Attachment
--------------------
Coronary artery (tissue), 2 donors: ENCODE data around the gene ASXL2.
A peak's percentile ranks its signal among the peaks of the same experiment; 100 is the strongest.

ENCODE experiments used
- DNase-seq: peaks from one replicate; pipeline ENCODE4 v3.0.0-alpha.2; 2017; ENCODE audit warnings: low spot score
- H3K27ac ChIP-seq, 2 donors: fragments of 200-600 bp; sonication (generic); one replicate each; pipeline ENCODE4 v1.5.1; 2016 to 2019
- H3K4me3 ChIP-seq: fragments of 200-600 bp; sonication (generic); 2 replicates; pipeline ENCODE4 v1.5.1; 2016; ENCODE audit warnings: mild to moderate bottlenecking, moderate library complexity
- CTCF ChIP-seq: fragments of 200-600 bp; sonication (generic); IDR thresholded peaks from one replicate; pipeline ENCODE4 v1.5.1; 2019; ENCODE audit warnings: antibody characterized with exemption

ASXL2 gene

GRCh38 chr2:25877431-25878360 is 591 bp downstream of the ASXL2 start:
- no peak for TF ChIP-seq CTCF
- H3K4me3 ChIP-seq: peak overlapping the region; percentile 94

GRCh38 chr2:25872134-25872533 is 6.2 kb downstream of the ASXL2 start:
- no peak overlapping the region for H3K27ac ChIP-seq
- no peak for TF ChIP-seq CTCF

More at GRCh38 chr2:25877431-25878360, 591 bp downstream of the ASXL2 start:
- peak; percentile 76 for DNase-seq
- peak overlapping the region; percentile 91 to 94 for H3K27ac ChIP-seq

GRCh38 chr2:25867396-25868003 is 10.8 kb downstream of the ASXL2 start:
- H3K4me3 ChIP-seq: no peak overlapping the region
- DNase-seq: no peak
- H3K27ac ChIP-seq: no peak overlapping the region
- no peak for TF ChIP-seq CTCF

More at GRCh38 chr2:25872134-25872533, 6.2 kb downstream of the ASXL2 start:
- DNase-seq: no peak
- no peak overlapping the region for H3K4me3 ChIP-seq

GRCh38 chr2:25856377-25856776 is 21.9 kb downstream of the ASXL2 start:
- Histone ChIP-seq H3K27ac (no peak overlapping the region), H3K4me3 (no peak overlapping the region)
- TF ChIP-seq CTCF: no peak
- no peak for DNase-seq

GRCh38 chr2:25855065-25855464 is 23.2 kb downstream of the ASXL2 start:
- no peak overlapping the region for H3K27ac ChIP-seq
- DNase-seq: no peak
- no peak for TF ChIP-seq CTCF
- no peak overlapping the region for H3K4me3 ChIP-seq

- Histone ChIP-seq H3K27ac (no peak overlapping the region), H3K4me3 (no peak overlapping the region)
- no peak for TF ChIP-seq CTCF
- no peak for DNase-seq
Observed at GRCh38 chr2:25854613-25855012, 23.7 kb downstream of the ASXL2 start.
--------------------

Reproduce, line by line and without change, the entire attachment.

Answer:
Coronary artery (tissue), 2 donors: ENCODE data around the gene ASXL2.
A peak's percentile ranks its signal among the peaks of the same experiment; 100 is the strongest.

ENCODE experiments used
- DNase-seq: peaks from one replicate; pipeline ENCODE4 v3.0.0-alpha.2; 2017; ENCODE audit warnings: low spot score
- H3K27ac ChIP-seq, 2 donors: fragments of 200-600 bp; sonication (generic); one replicate each; pipeline ENCODE4 v1.5.1; 2016 to 2019
- H3K4me3 ChIP-seq: fragments of 200-600 bp; sonication (generic); 2 replicates; pipeline ENCODE4 v1.5.1; 2016; ENCODE audit warnings: mild to moderate bottlenecking, moderate library complexity
- CTCF ChIP-seq: fragments of 200-600 bp; sonication (generic); IDR thresholded peaks from one replicate; pipeline ENCODE4 v1.5.1; 2019; ENCODE audit warnings: antibody characterized with exemption

ASXL2 gene

GRCh38 chr2:25877431-25878360 is 591 bp downstream of the ASXL2 start:
- no peak for TF ChIP-seq CTCF
- H3K4me3 ChIP-seq: peak overlapping the region; percentile 94

GRCh38 chr2:25872134-25872533 is 6.2 kb downstream of the ASXL2 start:
- no peak overlapping the region for H3K27ac ChIP-seq
- no peak for TF ChIP-seq CTCF

More at GRCh38 chr2:25877431-25878360, 591 bp downstream of the ASXL2 start:
- peak; percentile 76 for DNase-seq
- peak overlapping the region; percentile 91 to 94 for H3K27ac ChIP-seq

GRCh38 chr2:25867396-25868003 is 10.8 kb downstream of the ASXL2 start:
- H3K4me3 ChIP-seq: no peak overlapping the region
- DNase-seq: no peak
- H3K27ac ChIP-seq: no peak overlapping the region
- no peak for TF ChIP-seq CTCF

More at GRCh38 chr2:25872134-25872533, 6.2 kb downstream of the ASXL2 start:
- DNase-seq: no peak
- no peak overlapping the region for H3K4me3 ChIP-seq

GRCh38 chr2:25856377-25856776 is 21.9 kb downstream of the ASXL2 start:
- Histone ChIP-seq H3K27ac (no peak overlapping the region), H3K4me3 (no peak overlapping the region)
- TF ChIP-seq CTCF: no peak
- no peak for DNase-seq

GRCh38 chr2:25855065-25855464 is 23.2 kb downstream of the ASXL2 start:
- no peak overlapping the region for H3K27ac ChIP-seq
- DNase-seq: no peak
- no peak for TF ChIP-seq CTCF
- no peak overlapping the region for H3K4me3 ChIP-seq

- Histone ChIP-seq H3K27ac (no peak overlapping the region), H3K4me3 (no peak overlapping the region)
- no peak for TF ChIP-seq CTCF
- no peak for DNase-seq
Observed at GRCh38 chr2:25854613-25855012, 23.7 kb downstream of the ASXL2 start.